A key component to determining the appropriate asset allocation for you is your age and your risk tolerance.
If you are in your twenties and have decades to grow your money, a portfolio made up of mostly stocks makes good sense. You have time to weather the storms, you can take the risk. So go heavy into stocks like the total market index fund.
However, if you are older and retirement is coming up around the corner, you will want to taper back your risk.
Bonds – Counterweight to Stocks
And the way you can taper back your risk is by using Bonds. Bonds can act as your counterweight to stocks. Stocks and bond prices usually move in opposite directions.
When the stock market is doing well, investors prefer the market over bonds, thus stock price goes up while bond demand drops.
However, when the stock market is not doing well and becomes risky for investors, investors withdraw their money and put it into bonds which they consider safer. This increased demand raises bond prices.
By having bonds in your portfolio, they act as a buffer against you losing a sizable portion of your portfolio when the stock market tanks.
Who Needs Bonds?
So if you are in the later stages of your life and you want to reduce your risk, begin balancing your portfolio with bonds.
Another scenario where really reducing your risk via more bonds makes sense is if you’ve accumulated a very large portfolio. Enough where you no longer need to expose yourself to unnecessary risk.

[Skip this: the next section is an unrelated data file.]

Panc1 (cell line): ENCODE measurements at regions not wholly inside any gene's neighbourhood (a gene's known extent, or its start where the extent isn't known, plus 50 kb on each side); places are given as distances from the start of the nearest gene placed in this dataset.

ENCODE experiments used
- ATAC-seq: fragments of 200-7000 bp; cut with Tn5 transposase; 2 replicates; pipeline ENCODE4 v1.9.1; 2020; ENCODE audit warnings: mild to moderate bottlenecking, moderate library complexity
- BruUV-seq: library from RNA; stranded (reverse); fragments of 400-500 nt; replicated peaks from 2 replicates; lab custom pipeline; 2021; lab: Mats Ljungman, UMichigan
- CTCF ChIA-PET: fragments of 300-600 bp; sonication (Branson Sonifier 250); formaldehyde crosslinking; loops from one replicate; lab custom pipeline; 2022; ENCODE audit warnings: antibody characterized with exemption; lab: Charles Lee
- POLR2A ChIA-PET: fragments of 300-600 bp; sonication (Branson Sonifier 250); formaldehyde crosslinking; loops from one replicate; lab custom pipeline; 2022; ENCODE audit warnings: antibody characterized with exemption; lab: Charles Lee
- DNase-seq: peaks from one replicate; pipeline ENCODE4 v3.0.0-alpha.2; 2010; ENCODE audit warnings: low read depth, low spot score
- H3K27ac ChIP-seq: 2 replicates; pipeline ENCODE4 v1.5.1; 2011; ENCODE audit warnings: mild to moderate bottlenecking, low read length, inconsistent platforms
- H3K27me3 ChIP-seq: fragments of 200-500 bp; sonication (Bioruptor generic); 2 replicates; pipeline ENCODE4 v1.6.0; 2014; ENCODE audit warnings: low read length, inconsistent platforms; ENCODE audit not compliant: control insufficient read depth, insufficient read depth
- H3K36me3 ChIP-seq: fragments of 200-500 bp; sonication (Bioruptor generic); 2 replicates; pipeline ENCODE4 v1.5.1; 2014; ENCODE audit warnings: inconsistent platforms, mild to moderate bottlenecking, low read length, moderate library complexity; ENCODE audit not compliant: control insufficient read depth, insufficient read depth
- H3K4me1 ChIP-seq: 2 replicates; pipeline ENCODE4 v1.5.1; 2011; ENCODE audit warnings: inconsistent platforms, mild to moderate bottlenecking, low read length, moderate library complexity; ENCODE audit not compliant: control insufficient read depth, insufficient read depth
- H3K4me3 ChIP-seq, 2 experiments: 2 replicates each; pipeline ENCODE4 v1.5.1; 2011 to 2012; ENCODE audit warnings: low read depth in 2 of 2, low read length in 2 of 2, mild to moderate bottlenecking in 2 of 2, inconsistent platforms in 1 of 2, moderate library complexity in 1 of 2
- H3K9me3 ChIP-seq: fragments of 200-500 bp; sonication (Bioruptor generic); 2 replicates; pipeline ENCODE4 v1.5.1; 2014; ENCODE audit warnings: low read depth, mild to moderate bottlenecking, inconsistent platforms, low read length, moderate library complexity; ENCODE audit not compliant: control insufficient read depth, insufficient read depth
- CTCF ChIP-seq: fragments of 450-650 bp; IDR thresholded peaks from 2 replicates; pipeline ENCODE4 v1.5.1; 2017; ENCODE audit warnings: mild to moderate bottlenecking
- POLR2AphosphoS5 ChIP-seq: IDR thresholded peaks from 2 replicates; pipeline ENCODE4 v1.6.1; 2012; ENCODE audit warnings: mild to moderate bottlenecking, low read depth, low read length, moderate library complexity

In one famous example, Suze Orman, the famous personal finance expert was asked where she put her money. She said of her liquid net worth of $25 million, she only had $1 million in the stock market and the rest in bonds.
Given all the advice about investing in the market, the journalist who asked the question was shocked. How could she have so much money in bonds and not in the market.
Suze said she had about 25 million good reasons that most people didn’t.
“Once you’ve won the game, there’s no reason to take unnecessary risk.” – Suze Orman
So, if you happen to have 25 million reasons like Suze Orman, having bonds in your portfolio might be a good option.
Typical Asset Allocations By Age
Alright, now that you understand why having bonds in your portfolio is important, let’s look how much might be appropriate for you.
Just to give you a warning, the pursuit of perfect asset allocation is a heavily debated topic. And there is no one-size-fits-all approach to asset allocation as well as investing in general.
I want to share with you sample allocation from Vanguard’s Target Retirement Funds.
If you are hearing about Target Retirement Funds for the first time, check out my post here where I go deeper into it.
In Your Twenties
If you are in your twenties and are 40 to 45 years from retirement, you can see here how little bond you might need in your portfolio. Less than 10%. (VLXVX)
10 Years From Retirement
However, as you get closer to your retirement age. Let’s say 10 years from retirement, you can increase that to 35% of your portfolio to reduce your risk. (VTHRX)
And if you are already in retirement, it could make up 70% of your portfolio (VTINX).
One thing to note, these allocations are just a general rule of thumb.
Some people might prefer to have 100% in stocks until they are in their 40s. Others are more conservative and want more money in bonds in their twenties – though I highly recommend against this since you have time on your side.